Jewelry & Luxury
About seven months after being acquired by Signet Jewelers, direct-to-consumer diamond brand Blue Nile announced it will lay off 119 employees in Seattle, according to a Worker Adjustment and Retraining Notification notice filed with Washington state. The layoffs will start July 14 and represent a permanent closure, per the notice. “As part of the integration of Blue Nile, we will be reducing duplicative fulfillment center services to centralize these services within our existing New York City fulfillment center over the coming months,” a Signet Jewelers spokesperson said in a statement to Retail Dive. “This change unfortunately impacts the roles of some of our Blue Nile team members.”
Pandora announced that Massimo Basei will become the company’s new chief of retail operations, effective April 1. Basei is currently Pandora’s general manager for southern Europe, the Middle East, and Africa. Martino Pessina, who has served as chief commercial officer for the past three years, is stepping down from that position. In his new role, Basei will be responsible for Pandora’s global retail network—which comprises 6,500 points of sale across 100 markets. His job will include overseeing network expansion, franchise relations, the omnichannel experience, store development, and global merchandising.
The allure of India, and the Indian consumer, has never been greater. India’s number of ultra-high-net-worth (of $30 million or more) rose by 11 per cent between 2020 and 2021, according to real estate consultancy Knight Frank, and this growth is set to continue. Tonight’s Dior show, which will take place against the iconic backdrop of Mumbai’s Gateway of India monument, marks a historic moment of celebration of the country’s crafts, creativity and people.
“Not for you — for everyone,” that’s Telfar’s tagline. It’s a sentiment the luxury label is looking to further through its latest live pricing strategy, which allows customers to set their own prices. While the model feels revolutionary to the luxury industry, is it really? Or is it a model we all know well from eBay? Telfar’s new pricing model looks to challenge traditional pricing in the luxury fashion industry through a simple concept. Instead of fixed prices, Telfar’s website features a dynamic pricing tool that will ensure that the most popular items are priced lower. This new approach is designed to counter the fashion industry’s usual tactic of charging more for popular items, making Telfar’s products affordable and accessible. Telfar founder Telfar Clemens said many brands use price as a barrier to entry, and he never wanted that for his brand. The live pricing model is designed to make Telfar’s products more inclusive and accessible to everyone, regardless of their financial means.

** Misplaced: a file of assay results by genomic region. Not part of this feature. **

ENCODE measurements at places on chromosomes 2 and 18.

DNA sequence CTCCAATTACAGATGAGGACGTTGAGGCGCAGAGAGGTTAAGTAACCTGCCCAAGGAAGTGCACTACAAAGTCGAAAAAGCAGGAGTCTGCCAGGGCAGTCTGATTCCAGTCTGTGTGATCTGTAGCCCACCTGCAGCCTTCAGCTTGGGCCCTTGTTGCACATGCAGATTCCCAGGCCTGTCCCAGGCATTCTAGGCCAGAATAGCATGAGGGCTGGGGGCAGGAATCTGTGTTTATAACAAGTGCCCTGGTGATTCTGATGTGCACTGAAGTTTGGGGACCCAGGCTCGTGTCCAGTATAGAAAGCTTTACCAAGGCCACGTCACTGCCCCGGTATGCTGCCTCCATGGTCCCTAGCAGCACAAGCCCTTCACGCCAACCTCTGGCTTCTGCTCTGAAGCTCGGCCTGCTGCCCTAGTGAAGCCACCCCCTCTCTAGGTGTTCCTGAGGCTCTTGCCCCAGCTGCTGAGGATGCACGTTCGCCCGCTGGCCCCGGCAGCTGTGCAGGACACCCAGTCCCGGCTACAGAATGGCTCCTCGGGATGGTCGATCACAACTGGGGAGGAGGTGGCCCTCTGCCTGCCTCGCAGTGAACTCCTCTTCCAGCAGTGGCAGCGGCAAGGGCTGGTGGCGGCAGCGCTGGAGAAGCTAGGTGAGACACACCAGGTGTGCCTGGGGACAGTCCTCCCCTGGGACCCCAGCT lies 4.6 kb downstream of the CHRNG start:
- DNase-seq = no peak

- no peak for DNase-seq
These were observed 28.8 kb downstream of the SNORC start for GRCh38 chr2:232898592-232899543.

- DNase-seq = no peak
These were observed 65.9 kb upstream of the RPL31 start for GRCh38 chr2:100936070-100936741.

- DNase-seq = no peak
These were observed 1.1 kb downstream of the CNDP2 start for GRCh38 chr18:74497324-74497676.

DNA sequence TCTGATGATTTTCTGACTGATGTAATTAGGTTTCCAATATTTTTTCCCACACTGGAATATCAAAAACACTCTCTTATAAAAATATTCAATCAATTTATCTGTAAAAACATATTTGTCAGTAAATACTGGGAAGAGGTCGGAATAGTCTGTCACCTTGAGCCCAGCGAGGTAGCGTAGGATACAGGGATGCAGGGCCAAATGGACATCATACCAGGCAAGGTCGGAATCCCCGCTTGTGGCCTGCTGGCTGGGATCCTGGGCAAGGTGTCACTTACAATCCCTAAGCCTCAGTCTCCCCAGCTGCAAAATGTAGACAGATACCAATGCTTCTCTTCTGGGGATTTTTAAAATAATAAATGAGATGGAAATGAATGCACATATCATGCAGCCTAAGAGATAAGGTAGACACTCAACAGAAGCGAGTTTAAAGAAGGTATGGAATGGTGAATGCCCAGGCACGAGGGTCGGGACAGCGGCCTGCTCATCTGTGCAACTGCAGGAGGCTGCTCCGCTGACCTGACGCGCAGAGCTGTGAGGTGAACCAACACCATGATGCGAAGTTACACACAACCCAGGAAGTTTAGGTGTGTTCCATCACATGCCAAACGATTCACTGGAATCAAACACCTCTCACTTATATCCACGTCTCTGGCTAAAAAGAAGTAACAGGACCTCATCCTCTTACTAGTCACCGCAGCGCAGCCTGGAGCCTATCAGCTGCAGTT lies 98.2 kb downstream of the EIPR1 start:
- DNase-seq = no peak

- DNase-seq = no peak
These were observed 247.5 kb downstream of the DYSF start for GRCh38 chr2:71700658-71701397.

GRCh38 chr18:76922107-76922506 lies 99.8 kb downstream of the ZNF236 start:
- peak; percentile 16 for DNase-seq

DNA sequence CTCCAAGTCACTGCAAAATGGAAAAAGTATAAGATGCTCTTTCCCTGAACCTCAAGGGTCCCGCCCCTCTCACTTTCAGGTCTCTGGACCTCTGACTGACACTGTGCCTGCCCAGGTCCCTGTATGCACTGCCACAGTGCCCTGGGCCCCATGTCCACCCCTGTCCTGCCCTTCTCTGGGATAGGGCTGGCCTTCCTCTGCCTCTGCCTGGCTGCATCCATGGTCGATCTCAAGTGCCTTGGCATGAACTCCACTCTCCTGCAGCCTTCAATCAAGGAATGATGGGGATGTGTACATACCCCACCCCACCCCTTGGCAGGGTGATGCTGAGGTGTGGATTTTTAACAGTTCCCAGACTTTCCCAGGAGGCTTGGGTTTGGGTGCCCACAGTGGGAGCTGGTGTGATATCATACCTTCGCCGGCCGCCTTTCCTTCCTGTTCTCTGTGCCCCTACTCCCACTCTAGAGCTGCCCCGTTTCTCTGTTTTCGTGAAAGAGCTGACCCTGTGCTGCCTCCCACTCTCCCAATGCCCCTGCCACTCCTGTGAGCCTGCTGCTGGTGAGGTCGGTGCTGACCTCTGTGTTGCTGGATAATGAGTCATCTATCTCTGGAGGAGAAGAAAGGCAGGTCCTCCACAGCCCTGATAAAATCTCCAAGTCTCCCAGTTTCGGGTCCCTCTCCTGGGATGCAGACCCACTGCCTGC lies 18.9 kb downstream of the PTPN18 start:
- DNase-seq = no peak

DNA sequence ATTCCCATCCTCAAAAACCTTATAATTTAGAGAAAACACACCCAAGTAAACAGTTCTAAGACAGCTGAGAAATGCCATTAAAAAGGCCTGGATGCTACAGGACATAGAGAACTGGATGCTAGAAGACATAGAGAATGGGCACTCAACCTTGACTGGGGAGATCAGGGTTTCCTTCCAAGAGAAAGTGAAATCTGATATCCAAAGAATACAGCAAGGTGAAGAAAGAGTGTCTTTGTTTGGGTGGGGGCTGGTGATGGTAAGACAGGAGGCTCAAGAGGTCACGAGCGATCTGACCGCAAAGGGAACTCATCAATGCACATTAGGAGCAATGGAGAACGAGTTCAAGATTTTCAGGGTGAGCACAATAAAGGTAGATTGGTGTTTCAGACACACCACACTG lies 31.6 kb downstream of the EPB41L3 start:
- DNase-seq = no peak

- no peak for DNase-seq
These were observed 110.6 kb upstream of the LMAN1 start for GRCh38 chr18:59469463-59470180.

Office & Leisure
Build-A-Bear Workshop is tapping into teens and adults in an attempt to boost sales, CEO Sharon Price said in an interview on Yahoo Finance Live. As consumers cut back on discretionary spending elsewhere, Price said, the importance of “celebrations and memory making” is still high as consumers “want to be a little more lighthearted and have some fun together.” The end game: Build-A-Bear fans purchasing more gifts and collectibles. “We call (that) ‘kidulting.’ It’s a big trend,” she said. In other words: adult consumers’ desire to reconnect with their inner child. Such offerings are intended for an audience 18 years of age and older. For instance: the After Dark lineup now makes up a growing portion of the chain’s business. “We expanded our addressable market…40% of our sales are teens and adults with collectibles and gifting,” Price said. In Build-A-Bear Workshop’s latest quarter, net sales were $138.2 million, up 10% from the same quarter a year ago. Merchandise in the The Bear Cave collection includes themed teddy bears for St. Patrick’s Day, Valentine’s Day, 21st birthdays, happy hour, and spring break, among others. It also includes Collabs, which is a huge draw-in for older customers with 75 different licenses to create bears tied to pop-culture, including Pokémon, Harry Potter, Star Wars, Super Mario, Peeps, Disney and most recently, Ted Lasso.